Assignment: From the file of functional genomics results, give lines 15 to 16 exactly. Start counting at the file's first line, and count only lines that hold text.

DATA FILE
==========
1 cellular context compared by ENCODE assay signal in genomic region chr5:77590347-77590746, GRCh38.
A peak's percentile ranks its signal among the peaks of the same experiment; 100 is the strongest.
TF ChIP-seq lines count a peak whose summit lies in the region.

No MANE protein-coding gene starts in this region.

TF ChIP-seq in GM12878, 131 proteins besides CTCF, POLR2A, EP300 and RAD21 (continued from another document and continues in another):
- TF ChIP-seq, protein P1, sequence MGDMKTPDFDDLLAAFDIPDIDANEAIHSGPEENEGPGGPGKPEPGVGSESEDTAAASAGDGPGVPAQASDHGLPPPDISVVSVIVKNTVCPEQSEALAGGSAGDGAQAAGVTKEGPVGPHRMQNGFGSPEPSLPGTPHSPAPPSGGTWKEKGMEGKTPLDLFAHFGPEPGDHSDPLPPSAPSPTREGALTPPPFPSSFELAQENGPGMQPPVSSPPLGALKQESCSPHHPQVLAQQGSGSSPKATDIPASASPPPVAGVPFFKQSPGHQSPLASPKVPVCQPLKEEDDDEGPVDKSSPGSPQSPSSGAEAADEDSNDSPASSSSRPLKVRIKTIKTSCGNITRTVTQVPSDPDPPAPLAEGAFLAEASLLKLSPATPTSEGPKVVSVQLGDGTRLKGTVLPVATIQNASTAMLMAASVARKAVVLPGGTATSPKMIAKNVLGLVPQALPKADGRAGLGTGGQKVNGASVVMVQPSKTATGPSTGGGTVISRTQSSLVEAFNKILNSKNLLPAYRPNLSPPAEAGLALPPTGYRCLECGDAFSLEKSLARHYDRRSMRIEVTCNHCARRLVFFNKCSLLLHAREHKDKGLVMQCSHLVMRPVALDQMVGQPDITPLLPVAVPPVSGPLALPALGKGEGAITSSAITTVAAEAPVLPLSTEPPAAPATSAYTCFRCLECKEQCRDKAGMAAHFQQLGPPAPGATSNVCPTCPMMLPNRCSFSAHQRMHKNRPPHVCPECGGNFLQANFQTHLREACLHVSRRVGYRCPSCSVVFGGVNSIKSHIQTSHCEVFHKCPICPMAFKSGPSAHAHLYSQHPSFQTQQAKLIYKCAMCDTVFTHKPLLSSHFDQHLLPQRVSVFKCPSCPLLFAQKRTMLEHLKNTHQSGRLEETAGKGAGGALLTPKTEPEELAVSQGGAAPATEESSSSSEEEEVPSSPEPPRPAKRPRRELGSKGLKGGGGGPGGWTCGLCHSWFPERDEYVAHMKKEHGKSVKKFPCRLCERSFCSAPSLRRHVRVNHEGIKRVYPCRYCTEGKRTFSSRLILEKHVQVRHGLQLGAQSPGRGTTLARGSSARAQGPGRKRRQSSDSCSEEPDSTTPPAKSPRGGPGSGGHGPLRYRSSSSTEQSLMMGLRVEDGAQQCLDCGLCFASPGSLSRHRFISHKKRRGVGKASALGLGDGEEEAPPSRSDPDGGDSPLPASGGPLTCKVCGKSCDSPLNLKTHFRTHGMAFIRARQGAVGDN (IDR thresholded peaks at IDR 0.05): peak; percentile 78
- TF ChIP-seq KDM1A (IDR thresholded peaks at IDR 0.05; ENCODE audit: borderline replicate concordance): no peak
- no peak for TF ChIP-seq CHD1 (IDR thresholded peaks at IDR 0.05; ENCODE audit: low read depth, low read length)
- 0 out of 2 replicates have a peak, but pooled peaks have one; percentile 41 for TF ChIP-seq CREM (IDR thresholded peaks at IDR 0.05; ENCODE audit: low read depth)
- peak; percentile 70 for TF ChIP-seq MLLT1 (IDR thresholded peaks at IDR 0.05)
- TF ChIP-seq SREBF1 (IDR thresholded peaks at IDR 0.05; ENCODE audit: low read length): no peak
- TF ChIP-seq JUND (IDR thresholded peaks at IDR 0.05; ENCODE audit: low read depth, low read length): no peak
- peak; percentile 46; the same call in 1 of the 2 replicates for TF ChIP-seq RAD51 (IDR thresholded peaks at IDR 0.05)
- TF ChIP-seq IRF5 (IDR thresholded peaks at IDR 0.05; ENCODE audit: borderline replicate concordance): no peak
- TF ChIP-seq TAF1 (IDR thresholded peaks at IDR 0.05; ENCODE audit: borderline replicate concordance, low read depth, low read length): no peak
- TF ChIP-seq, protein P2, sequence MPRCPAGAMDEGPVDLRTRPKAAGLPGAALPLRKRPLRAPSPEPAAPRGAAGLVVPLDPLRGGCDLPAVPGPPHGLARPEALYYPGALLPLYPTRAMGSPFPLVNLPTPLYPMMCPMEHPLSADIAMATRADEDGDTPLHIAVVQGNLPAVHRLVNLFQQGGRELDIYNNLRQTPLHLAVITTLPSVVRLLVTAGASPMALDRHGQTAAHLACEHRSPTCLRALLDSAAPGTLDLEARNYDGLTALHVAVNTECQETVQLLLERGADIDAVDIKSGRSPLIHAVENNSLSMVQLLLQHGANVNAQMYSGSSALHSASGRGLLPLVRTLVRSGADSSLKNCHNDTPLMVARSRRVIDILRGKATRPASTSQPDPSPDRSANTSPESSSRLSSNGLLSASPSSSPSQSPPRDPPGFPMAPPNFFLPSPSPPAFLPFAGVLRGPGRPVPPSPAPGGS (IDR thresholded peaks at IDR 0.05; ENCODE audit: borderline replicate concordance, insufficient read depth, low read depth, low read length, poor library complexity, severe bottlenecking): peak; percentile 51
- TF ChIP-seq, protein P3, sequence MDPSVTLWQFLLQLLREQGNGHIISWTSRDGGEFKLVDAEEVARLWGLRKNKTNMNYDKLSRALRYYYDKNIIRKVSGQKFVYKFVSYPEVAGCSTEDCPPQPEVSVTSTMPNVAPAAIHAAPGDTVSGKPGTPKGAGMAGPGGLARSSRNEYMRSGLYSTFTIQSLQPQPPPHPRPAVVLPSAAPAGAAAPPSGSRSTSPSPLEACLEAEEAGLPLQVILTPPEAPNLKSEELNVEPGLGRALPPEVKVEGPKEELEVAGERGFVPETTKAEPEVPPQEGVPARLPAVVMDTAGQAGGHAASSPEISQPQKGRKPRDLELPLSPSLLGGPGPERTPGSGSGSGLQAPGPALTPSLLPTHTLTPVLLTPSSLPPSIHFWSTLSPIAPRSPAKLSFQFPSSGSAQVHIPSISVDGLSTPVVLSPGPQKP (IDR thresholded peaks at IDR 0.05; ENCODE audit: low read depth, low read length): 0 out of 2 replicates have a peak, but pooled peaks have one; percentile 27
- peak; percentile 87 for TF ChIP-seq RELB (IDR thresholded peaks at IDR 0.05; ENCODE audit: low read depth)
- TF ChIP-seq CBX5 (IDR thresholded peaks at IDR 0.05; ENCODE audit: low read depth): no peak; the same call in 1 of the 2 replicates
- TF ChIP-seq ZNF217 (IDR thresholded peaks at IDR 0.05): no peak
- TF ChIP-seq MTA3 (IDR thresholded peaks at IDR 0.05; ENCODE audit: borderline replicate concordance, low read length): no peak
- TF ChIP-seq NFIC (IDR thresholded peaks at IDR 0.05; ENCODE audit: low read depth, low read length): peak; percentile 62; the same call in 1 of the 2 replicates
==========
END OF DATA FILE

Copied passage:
- TF ChIP-seq TAF1 (IDR thresholded peaks at IDR 0.05; ENCODE audit: borderline replicate concordance, low read depth, low read length): no peak
- TF ChIP-seq, protein P2, sequence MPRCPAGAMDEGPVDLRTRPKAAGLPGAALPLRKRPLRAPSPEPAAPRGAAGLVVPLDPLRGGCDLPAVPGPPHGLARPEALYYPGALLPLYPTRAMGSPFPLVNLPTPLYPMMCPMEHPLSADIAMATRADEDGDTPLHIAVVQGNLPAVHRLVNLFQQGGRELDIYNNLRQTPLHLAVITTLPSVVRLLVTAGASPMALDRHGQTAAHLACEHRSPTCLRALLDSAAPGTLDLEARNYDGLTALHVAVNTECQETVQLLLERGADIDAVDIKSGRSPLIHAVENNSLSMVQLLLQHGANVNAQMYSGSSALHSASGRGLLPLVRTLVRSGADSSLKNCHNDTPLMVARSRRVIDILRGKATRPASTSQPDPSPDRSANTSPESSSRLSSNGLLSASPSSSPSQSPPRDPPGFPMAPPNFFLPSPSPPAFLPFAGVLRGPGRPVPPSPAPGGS (IDR thresholded peaks at IDR 0.05; ENCODE audit: borderline replicate concordance, insufficient read depth, low read depth, low read length, poor library complexity, severe bottlenecking): peak; percentile 51